Odorous house ants
Active season: Odorous house ants are active year-round, but kick into high gear May through September. They swarm in the summer, are very common, and can be found beyond Southern New Hampshire and throughout the U.S.
Disease profile: Odorous house ants don’t carry any diseases that we’re aware of. Phew.
Appearance: Odorous house ants are all the same size – one twelfth to an eighth of an inch long – and are brownish black. You can find them both inside and outside, following ant trails to a food source. Colonies are very large with many active queens served by scores of worker ants.
Signs: This species of ant gets its name because of the off-putting odor that emits from the ant when crushed. Think rotten coconut meets wet leaves. And the kicker: odorous house ants will build nests indoors or outdoors, so you may see them walking along counters, cabinets and walls foraging for sweets indoors and honeydew (a sweet, sticky secretion produced by other insects).
ASK 603 PEST
“I stepped on an ant and it smelled like old lemons. Is this another type of odorous house ants?”
Probably not. Some people confuse odorous house ants with citronella ants, which smell like rotten lemons when crushed because they eat honeydew from citrus-loving insects. Unlike odorous house ants, citronella ants live underground. They are common in the eastern US, and are yellowish in color.
“What do odorous house ants eat?
When outdoor food sources of honeydew are scarce, they will make their way inside and search for sweet items, meats, and fats (clearly not concerned about heart health). They travel via trails, and are active during the day and night.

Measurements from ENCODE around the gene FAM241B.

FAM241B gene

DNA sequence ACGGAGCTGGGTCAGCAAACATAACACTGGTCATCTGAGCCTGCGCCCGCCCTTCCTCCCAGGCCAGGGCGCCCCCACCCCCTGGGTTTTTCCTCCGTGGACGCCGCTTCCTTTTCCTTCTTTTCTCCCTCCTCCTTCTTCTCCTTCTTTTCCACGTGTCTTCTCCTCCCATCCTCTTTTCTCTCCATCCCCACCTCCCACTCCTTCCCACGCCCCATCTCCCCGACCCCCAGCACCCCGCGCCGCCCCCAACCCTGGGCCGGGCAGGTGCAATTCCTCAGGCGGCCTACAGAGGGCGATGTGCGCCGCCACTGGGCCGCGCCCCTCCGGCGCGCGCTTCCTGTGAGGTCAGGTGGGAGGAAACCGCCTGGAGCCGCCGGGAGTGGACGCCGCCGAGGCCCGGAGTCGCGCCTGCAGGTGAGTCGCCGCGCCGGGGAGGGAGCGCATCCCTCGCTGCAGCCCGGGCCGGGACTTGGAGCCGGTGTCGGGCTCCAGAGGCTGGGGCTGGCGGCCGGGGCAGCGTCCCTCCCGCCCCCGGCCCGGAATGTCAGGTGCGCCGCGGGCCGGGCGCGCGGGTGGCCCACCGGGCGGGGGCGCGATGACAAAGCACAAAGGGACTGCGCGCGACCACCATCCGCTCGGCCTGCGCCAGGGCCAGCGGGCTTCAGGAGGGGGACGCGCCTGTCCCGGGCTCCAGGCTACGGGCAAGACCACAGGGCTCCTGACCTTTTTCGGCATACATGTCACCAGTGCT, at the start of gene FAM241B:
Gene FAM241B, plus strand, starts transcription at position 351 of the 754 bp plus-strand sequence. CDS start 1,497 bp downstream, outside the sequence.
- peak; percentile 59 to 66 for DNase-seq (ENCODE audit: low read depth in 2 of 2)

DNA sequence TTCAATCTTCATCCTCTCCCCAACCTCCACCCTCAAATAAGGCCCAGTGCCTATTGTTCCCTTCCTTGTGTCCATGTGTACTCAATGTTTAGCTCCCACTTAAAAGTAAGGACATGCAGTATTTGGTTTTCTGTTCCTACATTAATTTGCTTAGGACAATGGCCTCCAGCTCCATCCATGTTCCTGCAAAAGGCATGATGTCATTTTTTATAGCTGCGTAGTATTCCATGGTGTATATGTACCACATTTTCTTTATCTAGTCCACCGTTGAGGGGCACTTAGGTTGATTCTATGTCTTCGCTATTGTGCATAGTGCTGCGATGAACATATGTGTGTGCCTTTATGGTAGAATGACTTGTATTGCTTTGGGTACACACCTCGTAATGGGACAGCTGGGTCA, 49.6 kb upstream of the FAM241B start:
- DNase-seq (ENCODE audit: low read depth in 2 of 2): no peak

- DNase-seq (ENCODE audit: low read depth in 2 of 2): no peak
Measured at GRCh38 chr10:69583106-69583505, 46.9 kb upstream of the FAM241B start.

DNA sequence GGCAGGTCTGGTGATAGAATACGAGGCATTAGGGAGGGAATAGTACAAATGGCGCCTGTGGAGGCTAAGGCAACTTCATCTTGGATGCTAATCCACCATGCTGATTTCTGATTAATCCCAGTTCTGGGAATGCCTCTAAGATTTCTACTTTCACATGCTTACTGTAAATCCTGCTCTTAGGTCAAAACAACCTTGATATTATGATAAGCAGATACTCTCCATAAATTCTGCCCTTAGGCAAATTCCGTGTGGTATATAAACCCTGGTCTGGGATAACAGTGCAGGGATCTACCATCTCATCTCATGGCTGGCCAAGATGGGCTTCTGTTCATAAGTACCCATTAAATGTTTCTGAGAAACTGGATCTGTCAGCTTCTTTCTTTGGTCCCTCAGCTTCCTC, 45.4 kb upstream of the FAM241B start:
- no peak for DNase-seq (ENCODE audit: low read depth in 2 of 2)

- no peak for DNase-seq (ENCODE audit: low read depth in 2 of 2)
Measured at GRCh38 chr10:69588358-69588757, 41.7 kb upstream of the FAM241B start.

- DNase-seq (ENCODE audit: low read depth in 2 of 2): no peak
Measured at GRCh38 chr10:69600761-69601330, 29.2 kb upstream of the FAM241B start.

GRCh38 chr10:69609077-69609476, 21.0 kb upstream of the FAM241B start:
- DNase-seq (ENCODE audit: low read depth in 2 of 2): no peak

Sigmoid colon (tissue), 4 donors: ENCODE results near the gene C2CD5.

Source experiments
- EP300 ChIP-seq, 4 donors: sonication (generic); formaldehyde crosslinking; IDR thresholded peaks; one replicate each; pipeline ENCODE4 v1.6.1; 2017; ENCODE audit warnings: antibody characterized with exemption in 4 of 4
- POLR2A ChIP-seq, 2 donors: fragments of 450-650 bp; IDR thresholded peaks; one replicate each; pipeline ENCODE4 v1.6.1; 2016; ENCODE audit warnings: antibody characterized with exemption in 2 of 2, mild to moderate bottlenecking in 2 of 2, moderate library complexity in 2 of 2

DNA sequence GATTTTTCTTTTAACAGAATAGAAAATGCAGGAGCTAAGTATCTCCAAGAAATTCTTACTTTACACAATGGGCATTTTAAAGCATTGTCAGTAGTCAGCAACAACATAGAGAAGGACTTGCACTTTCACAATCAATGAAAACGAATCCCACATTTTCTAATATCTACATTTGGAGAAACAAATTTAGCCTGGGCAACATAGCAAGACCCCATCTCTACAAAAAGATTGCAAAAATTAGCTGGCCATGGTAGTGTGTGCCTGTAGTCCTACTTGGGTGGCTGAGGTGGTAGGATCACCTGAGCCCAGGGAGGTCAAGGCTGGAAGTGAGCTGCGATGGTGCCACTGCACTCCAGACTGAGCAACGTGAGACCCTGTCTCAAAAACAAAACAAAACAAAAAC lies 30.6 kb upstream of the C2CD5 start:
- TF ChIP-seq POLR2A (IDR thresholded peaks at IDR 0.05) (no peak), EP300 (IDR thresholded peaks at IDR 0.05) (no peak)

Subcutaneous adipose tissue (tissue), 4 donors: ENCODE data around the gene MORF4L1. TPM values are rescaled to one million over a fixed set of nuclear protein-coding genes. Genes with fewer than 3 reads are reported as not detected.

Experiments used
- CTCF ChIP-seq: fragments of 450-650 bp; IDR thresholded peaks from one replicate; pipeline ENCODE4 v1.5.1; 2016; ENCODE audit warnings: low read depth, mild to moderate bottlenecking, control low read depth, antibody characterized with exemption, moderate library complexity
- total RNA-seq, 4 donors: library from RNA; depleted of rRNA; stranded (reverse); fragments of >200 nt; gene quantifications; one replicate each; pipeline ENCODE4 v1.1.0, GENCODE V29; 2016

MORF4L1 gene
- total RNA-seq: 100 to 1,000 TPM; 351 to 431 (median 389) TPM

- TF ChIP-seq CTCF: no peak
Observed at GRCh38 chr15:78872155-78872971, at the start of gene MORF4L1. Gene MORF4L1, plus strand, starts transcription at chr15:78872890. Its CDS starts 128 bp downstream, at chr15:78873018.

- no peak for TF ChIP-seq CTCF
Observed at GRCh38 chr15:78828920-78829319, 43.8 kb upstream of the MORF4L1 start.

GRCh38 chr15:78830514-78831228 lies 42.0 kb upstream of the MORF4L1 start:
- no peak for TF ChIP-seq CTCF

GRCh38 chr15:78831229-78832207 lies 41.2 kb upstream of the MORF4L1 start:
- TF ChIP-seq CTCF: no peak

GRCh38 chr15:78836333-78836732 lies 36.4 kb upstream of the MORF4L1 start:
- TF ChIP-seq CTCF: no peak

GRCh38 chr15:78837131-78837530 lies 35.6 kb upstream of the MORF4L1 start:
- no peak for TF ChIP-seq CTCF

Crazy Ants, Fire Ants, Little Black Ants
Active seasons: Most ants that we see in Hooksett and in Southern New Hampshire are present year-round, though most active May through September.
Disease profiles: Ants are not known as disease carriers, but can bite and sting, so it’s always best to approach unfamiliar pests carefully and respectfully.
Appearance: Varies, but most ants are identified by black, brown, or reddish, and do have a head, thorax and abdomen, though the thorax and abdomen aren’t always obvious. If you need help determining what you’re dealing with, give 603 Pest a call for a free consultation.
Signs: Look for trails along floors, cabinets and countertops, around pet food dishes or other food sources. Some varieties may only be active during the day, or night.
ASK 603 PEST
“I live in NH and have a large mound of dirt covered with red ants. I think they are fire ants. Should I burn it?”
Whoa, whoa, whoa! Don’t set anything on fire! The good news is that we’ve never heard of fire ants active in New Hampshire, they prefer the warmer states down south. The bad news is that setting a nest (or bee hive, or anything alive, for that matter) on fire is a safety risk for you and wherever the fire has potential to spread…not to mention that some ant colonies reach so far down into the soil that the ants may spread out to a wider area of your property, making the problem worse.
“Are crazy ants really insane?”
By human standards, maybe. Crazy ants, which get their name from the jerking motions they make when disturbed, feed on dead insects along with honeydew from aphids. They are very slender, and the worker ants who are out looking for food are about a tenth of an inch long and dark brown. They nest in walls or under carpets, under potted plants or in cracks in masonry.
“The ants in my kitchen don’t look like any of the ants you mentioned. What are they?”
You may have the ubiquitous little black ant, a species that is present in every state in the U.S. All members of its very large colony are very small – a fifteenth of an inch – dark black, and can live inside or outside. Indoors, they seek sweets, meats, breads, grease, fruits and veggies, apparently preferring a well-balanced diet to that of their sugar-fiend cousins. Find their nests in masonry cracks, under rocks, and in soil. They may also set up camp in rotting wood and building stonework.